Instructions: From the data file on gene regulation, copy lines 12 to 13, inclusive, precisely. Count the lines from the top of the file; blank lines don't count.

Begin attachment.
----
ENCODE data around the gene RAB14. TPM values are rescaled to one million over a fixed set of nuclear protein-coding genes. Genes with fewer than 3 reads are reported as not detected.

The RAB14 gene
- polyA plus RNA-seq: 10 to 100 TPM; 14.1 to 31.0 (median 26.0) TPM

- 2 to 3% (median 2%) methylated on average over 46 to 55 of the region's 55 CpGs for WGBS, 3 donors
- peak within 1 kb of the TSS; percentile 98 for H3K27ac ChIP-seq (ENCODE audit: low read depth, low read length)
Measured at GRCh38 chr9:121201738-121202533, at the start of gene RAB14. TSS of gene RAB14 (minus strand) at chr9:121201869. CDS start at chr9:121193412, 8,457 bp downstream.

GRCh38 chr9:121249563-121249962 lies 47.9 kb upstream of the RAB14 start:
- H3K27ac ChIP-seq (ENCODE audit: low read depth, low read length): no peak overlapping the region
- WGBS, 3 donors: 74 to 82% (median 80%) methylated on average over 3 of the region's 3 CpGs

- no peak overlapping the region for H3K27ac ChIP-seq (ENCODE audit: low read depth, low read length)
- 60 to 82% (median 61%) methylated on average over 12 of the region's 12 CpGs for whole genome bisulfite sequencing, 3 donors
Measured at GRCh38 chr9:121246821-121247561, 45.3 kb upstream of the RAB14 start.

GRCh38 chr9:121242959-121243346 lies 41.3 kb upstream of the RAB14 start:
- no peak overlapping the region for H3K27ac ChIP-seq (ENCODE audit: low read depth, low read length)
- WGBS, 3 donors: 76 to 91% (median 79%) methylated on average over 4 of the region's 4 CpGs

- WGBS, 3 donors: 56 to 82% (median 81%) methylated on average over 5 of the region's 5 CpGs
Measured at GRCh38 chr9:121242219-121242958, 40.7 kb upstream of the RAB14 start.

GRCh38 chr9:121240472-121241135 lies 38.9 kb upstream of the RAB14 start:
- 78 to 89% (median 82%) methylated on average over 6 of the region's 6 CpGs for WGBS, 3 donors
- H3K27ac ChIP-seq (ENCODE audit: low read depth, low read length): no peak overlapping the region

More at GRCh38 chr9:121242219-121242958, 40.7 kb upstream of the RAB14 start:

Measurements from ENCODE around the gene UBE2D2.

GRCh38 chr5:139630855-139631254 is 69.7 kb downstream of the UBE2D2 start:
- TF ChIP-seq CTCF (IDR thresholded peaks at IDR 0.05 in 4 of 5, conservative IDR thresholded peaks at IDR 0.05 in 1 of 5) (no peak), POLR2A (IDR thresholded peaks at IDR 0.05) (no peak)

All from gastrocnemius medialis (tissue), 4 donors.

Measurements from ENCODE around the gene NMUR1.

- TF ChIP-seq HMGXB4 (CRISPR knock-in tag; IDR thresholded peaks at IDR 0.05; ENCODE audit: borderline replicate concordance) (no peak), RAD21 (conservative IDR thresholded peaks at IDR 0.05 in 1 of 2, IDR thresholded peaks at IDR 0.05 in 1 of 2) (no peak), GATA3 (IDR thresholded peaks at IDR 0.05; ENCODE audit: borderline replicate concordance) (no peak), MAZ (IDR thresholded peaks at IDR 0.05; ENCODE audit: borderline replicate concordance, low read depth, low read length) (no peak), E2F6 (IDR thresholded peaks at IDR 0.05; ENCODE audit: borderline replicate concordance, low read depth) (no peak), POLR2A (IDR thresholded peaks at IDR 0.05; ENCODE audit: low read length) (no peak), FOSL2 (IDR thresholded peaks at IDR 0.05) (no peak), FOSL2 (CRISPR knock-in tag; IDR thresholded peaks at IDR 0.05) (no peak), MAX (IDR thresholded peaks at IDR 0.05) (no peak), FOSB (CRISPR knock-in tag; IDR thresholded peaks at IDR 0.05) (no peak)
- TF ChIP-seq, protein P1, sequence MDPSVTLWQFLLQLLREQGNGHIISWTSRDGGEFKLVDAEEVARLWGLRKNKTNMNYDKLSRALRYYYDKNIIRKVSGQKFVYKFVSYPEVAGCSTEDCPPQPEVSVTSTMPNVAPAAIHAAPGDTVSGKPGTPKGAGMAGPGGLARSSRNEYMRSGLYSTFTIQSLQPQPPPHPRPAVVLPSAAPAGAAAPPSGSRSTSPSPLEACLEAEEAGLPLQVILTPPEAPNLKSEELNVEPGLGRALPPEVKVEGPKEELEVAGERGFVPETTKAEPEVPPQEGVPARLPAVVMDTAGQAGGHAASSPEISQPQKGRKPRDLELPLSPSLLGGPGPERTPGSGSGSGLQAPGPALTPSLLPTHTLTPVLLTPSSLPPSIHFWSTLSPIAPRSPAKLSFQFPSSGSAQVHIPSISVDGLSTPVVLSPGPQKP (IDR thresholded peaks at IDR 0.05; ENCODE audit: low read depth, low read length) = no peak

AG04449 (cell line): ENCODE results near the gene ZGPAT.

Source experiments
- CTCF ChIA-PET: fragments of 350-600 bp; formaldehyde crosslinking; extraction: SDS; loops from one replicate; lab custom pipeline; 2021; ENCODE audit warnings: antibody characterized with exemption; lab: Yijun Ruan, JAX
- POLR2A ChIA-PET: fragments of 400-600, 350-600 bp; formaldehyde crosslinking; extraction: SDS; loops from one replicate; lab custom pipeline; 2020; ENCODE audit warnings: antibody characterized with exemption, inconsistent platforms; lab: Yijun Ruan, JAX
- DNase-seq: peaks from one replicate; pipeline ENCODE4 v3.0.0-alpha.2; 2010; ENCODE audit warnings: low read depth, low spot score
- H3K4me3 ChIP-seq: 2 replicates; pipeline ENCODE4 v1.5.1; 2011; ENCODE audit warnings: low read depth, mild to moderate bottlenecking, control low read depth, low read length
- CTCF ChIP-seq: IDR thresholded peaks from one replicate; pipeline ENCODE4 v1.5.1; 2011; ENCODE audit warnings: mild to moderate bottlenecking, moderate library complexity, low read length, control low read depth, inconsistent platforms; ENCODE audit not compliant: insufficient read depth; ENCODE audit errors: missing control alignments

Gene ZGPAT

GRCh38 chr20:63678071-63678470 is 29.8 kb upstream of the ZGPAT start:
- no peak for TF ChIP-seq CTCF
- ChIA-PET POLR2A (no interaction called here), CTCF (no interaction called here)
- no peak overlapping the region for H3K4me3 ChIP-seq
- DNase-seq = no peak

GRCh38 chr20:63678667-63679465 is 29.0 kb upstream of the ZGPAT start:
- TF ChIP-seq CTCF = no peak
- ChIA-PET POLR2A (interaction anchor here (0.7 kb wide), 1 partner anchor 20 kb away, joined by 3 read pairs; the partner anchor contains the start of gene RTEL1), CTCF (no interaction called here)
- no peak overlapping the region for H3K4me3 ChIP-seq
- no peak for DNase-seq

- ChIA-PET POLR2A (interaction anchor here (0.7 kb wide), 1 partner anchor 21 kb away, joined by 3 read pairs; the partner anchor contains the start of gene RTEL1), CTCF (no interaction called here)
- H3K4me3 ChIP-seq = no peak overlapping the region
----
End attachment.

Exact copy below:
Measured at GRCh38 chr9:121246821-121247561, 45.3 kb upstream of the RAB14 start.

GRCh38 chr9:121242959-121243346 lies 41.3 kb upstream of the RAB14 start: